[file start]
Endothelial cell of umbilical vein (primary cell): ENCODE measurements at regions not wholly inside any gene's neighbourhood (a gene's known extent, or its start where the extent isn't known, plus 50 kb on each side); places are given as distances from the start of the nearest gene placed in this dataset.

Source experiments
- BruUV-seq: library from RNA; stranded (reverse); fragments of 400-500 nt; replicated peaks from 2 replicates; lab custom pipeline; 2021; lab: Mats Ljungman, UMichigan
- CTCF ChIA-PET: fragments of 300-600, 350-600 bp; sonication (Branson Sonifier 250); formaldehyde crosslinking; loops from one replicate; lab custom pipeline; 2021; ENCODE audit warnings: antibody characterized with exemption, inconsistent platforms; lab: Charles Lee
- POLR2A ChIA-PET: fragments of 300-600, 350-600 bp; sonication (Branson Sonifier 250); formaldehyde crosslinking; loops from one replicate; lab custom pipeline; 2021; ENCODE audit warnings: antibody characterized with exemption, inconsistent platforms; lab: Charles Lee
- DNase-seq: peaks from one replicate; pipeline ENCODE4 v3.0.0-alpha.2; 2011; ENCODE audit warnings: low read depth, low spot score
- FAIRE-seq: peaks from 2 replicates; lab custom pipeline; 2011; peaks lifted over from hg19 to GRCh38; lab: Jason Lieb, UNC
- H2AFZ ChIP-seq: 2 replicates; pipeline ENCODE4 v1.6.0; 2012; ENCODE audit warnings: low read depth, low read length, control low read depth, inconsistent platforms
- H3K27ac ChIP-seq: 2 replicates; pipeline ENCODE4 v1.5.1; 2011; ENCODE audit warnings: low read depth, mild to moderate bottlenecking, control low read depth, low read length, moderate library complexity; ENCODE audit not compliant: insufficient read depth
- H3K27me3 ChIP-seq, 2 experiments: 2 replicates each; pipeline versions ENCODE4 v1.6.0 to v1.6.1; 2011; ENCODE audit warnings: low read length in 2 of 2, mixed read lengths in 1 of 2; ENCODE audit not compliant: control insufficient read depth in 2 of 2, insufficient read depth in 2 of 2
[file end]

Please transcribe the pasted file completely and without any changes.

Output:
Endothelial cell of umbilical vein (primary cell): ENCODE measurements at regions not wholly inside any gene's neighbourhood (a gene's known extent, or its start where the extent isn't known, plus 50 kb on each side); places are given as distances from the start of the nearest gene placed in this dataset.

Source experiments
- BruUV-seq: library from RNA; stranded (reverse); fragments of 400-500 nt; replicated peaks from 2 replicates; lab custom pipeline; 2021; lab: Mats Ljungman, UMichigan
- CTCF ChIA-PET: fragments of 300-600, 350-600 bp; sonication (Branson Sonifier 250); formaldehyde crosslinking; loops from one replicate; lab custom pipeline; 2021; ENCODE audit warnings: antibody characterized with exemption, inconsistent platforms; lab: Charles Lee
- POLR2A ChIA-PET: fragments of 300-600, 350-600 bp; sonication (Branson Sonifier 250); formaldehyde crosslinking; loops from one replicate; lab custom pipeline; 2021; ENCODE audit warnings: antibody characterized with exemption, inconsistent platforms; lab: Charles Lee
- DNase-seq: peaks from one replicate; pipeline ENCODE4 v3.0.0-alpha.2; 2011; ENCODE audit warnings: low read depth, low spot score
- FAIRE-seq: peaks from 2 replicates; lab custom pipeline; 2011; peaks lifted over from hg19 to GRCh38; lab: Jason Lieb, UNC
- H2AFZ ChIP-seq: 2 replicates; pipeline ENCODE4 v1.6.0; 2012; ENCODE audit warnings: low read depth, low read length, control low read depth, inconsistent platforms
- H3K27ac ChIP-seq: 2 replicates; pipeline ENCODE4 v1.5.1; 2011; ENCODE audit warnings: low read depth, mild to moderate bottlenecking, control low read depth, low read length, moderate library complexity; ENCODE audit not compliant: insufficient read depth
- H3K27me3 ChIP-seq, 2 experiments: 2 replicates each; pipeline versions ENCODE4 v1.6.0 to v1.6.1; 2011; ENCODE audit warnings: low read length in 2 of 2, mixed read lengths in 1 of 2; ENCODE audit not compliant: control insufficient read depth in 2 of 2, insufficient read depth in 2 of 2